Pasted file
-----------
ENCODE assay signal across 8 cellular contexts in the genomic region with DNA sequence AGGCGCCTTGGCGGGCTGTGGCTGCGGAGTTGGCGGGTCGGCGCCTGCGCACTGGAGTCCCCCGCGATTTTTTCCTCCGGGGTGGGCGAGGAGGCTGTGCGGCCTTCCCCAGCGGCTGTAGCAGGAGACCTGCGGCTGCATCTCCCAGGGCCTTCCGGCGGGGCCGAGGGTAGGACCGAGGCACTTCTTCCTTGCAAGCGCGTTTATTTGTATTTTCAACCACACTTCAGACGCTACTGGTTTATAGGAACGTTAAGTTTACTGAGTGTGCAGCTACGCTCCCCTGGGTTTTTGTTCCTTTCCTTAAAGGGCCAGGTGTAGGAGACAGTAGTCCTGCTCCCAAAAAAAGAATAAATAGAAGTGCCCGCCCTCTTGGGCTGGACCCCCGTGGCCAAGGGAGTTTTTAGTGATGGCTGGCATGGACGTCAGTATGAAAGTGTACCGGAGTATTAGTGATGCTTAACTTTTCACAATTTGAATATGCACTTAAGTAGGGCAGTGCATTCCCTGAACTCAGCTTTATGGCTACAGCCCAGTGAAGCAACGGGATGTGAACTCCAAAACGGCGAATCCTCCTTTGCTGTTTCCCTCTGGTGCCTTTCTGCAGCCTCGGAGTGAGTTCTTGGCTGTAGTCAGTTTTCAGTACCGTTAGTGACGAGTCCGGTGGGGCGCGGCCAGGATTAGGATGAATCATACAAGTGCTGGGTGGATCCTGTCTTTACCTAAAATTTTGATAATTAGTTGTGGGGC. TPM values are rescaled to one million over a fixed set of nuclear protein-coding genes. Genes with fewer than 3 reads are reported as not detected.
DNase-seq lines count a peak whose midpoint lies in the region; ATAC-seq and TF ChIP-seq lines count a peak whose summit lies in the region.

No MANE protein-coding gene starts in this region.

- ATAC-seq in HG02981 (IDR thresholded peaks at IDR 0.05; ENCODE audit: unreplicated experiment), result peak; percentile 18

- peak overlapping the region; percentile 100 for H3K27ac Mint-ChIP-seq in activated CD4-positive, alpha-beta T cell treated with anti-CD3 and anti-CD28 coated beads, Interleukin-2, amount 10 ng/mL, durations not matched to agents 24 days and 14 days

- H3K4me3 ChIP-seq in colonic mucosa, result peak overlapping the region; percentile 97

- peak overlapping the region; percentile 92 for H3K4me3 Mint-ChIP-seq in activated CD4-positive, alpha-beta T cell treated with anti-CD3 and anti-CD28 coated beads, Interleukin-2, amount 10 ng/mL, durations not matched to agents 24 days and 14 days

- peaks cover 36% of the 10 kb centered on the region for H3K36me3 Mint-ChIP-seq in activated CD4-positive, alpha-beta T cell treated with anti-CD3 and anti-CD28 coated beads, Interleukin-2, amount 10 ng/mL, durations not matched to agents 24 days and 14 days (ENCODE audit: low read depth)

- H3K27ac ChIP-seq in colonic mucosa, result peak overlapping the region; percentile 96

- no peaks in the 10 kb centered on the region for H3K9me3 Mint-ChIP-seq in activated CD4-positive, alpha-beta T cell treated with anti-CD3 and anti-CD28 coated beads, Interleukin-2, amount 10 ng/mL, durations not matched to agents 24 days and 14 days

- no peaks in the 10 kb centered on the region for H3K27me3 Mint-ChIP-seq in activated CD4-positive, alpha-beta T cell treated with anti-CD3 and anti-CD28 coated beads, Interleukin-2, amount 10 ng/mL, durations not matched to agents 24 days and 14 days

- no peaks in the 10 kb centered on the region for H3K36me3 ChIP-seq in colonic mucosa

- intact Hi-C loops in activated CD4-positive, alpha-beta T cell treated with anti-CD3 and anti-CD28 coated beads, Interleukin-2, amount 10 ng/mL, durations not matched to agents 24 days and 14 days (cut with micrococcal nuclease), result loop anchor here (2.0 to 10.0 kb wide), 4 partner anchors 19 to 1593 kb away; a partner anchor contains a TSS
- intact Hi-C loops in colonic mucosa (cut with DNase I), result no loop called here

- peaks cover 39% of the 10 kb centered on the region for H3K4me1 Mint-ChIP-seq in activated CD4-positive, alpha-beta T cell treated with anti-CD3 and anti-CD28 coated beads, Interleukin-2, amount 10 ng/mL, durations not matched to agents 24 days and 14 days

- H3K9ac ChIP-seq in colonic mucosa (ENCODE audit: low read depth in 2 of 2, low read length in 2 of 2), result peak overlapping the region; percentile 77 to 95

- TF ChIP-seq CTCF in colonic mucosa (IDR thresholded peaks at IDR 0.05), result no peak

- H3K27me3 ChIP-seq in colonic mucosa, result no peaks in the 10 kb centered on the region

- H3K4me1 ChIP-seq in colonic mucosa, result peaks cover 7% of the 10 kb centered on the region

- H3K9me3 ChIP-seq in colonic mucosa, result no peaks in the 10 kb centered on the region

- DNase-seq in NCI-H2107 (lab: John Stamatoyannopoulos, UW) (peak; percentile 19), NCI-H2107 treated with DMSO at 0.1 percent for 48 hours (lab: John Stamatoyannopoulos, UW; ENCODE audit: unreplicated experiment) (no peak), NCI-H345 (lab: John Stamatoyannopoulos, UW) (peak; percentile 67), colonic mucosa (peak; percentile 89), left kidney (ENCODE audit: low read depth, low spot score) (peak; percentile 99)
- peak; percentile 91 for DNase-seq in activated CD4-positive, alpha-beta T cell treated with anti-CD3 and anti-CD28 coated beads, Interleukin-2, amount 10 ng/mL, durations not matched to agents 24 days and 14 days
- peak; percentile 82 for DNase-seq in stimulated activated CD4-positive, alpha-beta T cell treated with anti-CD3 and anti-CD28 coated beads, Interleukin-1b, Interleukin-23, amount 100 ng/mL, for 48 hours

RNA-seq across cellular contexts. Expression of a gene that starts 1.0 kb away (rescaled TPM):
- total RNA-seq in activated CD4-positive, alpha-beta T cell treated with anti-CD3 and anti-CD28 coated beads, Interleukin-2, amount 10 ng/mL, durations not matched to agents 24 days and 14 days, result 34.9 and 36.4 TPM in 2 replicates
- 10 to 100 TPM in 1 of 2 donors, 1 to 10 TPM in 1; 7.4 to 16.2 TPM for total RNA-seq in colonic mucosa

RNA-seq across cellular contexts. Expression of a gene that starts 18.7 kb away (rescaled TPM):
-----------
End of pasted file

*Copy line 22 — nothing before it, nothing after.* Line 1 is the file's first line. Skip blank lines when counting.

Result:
- peak; percentile 91 for DNase-seq in activated CD4-positive, alpha-beta T cell treated with anti-CD3 and anti-CD28 coated beads, Interleukin-2, amount 10 ng/mL, durations not matched to agents 24 days and 14 days